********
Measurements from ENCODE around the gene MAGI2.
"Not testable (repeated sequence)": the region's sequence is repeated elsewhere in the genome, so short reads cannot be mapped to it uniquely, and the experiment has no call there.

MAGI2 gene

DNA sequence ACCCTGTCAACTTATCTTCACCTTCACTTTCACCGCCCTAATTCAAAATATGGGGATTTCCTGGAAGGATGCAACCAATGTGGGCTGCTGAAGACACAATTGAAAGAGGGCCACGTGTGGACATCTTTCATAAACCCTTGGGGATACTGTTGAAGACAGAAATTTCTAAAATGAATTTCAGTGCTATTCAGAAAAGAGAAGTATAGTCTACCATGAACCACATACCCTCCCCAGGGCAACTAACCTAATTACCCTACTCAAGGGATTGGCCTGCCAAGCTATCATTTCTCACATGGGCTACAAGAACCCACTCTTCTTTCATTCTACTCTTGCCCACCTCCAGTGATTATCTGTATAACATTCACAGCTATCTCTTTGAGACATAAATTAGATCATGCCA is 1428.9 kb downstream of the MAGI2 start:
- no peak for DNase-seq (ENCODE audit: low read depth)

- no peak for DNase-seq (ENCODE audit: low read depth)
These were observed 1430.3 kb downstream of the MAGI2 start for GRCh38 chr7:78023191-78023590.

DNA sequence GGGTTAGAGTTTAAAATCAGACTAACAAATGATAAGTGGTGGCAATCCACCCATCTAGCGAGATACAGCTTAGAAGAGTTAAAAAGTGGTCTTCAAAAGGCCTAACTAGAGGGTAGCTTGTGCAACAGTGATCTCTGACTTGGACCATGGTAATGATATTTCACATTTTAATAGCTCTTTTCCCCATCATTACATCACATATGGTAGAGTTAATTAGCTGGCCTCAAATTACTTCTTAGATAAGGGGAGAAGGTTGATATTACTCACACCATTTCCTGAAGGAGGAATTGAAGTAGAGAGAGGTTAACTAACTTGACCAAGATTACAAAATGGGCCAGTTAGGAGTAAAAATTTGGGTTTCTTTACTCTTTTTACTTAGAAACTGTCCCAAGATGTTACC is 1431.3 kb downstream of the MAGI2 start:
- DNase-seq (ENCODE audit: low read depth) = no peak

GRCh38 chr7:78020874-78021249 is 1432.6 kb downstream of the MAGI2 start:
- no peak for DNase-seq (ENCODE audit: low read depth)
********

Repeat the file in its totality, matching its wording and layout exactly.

Measurements from ENCODE around the gene MAGI2.
"Not testable (repeated sequence)": the region's sequence is repeated elsewhere in the genome, so short reads cannot be mapped to it uniquely, and the experiment has no call there.

MAGI2 gene

DNA sequence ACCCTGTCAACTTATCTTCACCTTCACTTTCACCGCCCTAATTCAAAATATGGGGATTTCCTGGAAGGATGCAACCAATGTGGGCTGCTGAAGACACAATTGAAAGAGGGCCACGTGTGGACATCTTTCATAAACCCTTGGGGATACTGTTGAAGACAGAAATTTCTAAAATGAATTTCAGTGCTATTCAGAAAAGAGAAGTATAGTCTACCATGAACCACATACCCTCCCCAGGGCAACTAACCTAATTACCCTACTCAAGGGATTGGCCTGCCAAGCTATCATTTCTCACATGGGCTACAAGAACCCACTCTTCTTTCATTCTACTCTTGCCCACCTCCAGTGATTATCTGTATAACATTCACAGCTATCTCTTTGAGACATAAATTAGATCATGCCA is 1428.9 kb downstream of the MAGI2 start:
- no peak for DNase-seq (ENCODE audit: low read depth)

- no peak for DNase-seq (ENCODE audit: low read depth)
These were observed 1430.3 kb downstream of the MAGI2 start for GRCh38 chr7:78023191-78023590.

DNA sequence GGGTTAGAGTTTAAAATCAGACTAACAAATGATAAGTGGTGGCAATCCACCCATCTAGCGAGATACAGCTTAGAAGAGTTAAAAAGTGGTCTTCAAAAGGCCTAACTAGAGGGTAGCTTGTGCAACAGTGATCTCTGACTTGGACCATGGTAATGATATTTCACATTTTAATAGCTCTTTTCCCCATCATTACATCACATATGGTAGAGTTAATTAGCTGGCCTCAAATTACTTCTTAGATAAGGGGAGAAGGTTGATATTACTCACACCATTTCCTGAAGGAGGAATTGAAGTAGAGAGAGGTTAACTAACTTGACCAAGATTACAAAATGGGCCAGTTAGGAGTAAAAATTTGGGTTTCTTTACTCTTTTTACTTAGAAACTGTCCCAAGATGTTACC is 1431.3 kb downstream of the MAGI2 start:
- DNase-seq (ENCODE audit: low read depth) = no peak

GRCh38 chr7:78020874-78021249 is 1432.6 kb downstream of the MAGI2 start:
- no peak for DNase-seq (ENCODE audit: low read depth)